Life on the Mountain – One Woman’s View

By Tricia Cominsky, SMC Staff Member //

Shambhala Mountain Center officially welcomed my arrival in September of 2017 (unofficially, five years prior, on my first visit to this magical land). As a former corporate ladder-climber and people-pleaser, these 600 acres provided a soft and safe landing place to drop those old personas and masks. As much as I have let go, there has been such abundance to receive. I am grateful to have found true community in our Sangha. They see, love and support me as I am, unconditionally. In return, I do the same for them. There’s been a good amount of showing up for each other over these past eight months. Our little Sangha has held space for each other in every sense. There has been life-changing growth and so many hearts see the monumental changes taking place. As a wise teacher once said; We don’t have to be afraid of who we are.

There is such peace and grace in knowing that on the mountain we have the luxury of comforting one another face-to-face in real time. We have so many opportunities to spend time with one another: weekly women’s lunches, people of color meetings, yoga & zumba classes, three daily sitting practices—and the list goes on. Our weekly Heart of Recovery meetings are an opportunity for just this type of relating to each other and practicing active listening. As a woman of 46, 11 years sober, it has been my honor to host this wonderful group for over a year. In Heart of Recovery, we look to the ancient wisdom of Buddhism and the 12-step AA/NA framework to guide our work. The rich experience of holding space while we accept and become curious about our addictive and habitual tendencies and thoughts, is something I deeply cherish and respect. Witnessing our collective and individual growth is such a gift and true mindfulness in action.  

In contrast to all of the togetherness, there are beautiful moments of solitude and stillness.  Quiet mornings normally begin with expressions of gratitude – full inhale & exhale (thank you, lungs), eyes open and seeing (thank you, sight), ears alert (thank you, hearing), ten fingers, ten toes, body moving fluidly and a big smile (thank you, body).  Then coffee. As the stars slowly fade, the blue-black expanse turns indigo. Our great eastern sun begins a slow creep over both lodges, spilling down the rock face of Red Feather Campus (thank you, sun). Yesterday it felt like we were living in a snow globe. Big fluffy flakes fell all day long, accumulating over two feet! This morning feels and looks like a postcard (thank you, snow).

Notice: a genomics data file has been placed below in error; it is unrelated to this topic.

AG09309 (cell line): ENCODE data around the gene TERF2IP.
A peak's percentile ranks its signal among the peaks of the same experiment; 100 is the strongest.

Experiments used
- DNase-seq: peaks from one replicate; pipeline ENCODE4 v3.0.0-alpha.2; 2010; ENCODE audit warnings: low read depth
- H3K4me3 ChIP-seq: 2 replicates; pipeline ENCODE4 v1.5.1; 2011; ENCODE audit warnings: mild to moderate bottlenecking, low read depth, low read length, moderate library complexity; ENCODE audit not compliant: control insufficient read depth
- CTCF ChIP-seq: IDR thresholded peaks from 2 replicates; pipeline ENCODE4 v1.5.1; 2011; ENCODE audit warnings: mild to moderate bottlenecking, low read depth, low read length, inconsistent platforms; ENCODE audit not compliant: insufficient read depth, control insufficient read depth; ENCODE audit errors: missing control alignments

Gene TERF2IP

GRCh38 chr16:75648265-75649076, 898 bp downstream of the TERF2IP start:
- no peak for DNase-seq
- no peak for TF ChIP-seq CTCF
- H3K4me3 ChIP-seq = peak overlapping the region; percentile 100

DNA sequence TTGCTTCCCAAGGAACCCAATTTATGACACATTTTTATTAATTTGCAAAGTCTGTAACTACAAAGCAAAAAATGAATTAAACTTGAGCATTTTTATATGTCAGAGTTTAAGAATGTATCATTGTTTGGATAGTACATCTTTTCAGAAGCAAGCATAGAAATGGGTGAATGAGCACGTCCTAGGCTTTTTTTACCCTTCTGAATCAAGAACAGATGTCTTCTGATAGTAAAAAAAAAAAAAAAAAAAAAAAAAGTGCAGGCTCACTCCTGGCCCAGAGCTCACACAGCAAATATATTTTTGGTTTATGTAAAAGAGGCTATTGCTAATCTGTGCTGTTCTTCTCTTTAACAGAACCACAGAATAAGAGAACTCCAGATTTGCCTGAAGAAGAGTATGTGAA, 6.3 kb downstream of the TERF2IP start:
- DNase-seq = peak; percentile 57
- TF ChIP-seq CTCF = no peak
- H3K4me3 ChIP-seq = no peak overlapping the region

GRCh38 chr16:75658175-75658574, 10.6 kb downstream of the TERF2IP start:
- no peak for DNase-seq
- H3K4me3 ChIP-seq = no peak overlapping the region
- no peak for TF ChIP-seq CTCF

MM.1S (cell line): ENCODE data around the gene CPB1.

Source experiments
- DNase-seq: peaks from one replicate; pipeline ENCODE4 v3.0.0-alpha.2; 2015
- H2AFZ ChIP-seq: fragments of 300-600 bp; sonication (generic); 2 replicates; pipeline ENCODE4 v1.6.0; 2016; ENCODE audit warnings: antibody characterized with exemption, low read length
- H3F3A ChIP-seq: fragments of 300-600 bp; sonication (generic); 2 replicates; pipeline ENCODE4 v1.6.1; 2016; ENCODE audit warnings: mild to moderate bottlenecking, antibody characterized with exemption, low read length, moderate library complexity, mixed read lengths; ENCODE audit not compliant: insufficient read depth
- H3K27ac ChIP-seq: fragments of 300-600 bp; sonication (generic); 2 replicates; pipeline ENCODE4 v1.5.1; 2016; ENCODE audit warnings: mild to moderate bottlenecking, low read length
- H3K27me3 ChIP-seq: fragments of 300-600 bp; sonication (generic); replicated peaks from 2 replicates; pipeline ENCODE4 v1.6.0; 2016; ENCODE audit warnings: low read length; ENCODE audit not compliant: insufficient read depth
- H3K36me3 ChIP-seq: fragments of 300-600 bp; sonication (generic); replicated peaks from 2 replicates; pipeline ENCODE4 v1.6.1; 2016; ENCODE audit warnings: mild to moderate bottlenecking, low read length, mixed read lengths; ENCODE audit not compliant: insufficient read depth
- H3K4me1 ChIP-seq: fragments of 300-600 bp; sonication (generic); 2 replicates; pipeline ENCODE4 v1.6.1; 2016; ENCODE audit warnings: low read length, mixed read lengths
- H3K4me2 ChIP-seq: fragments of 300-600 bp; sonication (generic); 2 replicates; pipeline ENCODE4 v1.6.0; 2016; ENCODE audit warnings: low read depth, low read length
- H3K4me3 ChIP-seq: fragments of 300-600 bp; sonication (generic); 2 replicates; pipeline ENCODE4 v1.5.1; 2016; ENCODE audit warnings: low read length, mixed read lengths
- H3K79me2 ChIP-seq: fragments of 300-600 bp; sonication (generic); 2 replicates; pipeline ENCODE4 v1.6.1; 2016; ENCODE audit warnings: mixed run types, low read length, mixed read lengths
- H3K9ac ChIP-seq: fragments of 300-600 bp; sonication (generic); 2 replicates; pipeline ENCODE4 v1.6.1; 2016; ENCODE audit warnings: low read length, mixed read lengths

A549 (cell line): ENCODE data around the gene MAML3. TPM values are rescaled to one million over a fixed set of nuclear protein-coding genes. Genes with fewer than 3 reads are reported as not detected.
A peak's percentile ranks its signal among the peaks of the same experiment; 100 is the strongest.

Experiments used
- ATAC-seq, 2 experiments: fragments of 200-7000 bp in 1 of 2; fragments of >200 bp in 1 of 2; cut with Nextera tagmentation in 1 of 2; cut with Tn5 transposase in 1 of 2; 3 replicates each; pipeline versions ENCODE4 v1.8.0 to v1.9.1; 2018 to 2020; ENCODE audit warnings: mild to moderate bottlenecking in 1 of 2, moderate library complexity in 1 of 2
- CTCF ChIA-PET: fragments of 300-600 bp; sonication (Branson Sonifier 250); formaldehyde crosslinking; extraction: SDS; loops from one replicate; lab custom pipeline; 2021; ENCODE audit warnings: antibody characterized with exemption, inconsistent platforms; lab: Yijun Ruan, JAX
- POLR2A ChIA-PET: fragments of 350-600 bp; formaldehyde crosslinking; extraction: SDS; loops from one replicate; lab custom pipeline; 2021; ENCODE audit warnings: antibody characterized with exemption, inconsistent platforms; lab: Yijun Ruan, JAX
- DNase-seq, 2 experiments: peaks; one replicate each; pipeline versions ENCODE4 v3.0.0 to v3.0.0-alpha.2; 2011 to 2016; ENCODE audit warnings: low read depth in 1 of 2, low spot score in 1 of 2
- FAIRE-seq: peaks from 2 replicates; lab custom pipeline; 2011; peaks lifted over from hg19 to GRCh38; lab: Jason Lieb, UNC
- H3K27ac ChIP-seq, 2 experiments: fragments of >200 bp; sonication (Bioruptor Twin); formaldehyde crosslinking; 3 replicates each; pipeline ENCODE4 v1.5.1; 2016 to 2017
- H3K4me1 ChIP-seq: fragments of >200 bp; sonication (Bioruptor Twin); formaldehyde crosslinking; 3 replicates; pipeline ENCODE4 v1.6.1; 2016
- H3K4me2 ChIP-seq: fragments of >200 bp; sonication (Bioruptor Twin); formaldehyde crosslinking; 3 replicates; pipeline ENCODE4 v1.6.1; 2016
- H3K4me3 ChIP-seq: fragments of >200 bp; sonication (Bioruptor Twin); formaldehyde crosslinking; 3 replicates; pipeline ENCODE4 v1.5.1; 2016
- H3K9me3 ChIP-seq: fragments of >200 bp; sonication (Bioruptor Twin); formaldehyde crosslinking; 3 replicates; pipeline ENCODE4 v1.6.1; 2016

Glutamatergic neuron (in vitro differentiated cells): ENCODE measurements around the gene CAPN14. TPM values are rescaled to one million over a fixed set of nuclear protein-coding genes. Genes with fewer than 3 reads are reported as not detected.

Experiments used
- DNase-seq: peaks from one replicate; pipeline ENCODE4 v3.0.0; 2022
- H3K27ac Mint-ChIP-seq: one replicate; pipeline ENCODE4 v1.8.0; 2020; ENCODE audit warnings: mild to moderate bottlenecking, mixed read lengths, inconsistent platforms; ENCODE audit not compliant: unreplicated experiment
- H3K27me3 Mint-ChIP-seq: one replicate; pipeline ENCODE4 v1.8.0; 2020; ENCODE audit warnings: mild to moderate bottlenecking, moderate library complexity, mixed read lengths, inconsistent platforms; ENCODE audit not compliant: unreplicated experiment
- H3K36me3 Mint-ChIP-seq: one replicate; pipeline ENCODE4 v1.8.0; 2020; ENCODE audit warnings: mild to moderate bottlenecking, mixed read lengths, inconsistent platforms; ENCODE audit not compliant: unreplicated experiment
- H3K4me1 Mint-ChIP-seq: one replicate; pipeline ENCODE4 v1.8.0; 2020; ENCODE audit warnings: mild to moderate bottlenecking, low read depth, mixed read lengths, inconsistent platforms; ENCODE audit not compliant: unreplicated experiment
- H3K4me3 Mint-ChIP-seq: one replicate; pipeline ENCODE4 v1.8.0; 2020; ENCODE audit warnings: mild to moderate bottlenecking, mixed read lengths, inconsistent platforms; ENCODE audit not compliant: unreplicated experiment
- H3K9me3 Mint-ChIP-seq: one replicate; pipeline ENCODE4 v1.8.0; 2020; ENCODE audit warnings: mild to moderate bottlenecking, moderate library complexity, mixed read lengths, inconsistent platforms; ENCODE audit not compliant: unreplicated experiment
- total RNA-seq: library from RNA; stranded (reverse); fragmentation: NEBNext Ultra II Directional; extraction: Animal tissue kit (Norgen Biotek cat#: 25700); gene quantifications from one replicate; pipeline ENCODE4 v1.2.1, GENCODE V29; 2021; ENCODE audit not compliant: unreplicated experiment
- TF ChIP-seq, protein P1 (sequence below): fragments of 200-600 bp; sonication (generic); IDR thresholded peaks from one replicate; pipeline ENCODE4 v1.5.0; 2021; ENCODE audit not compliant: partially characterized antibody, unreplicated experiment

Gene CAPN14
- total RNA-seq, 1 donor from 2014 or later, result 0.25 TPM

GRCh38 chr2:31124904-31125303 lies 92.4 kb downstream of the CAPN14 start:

For practice, The Sadhana of Kindness beckons during sunrise. I feel wisdom and sadness in these words.  Frequently, I cry during this practice; the shared purpose, the inseparability of humanity, kindness being the breath of human exchange. Wouldn’t we all benefit by experiencing more kindness? What if kindness truly was automatic, like breathing is? I savor this idea and will make it a part of today’s ceremony of life. If I can help others smile and feel loved and seen, it allows the flow to continue. Basic goodness exists everywhere and in everyone. No exceptions. (Thank you, kindness.)

About the Author

Tricia moved to Shambhala Mountain Center in September of 2017. She is a very proud auntie to six nieces, two nephews, one great-niece and another great-human on the way.  Tricia loves yoga, meditation, being in service to others and spending time with the ultimate Bodhisattva, Mother Nature. You can find her in the lodges preparing space and rooms, sometimes in the kitchen, sometimes in the garden, but most always with a smile, asking How Can I Help?

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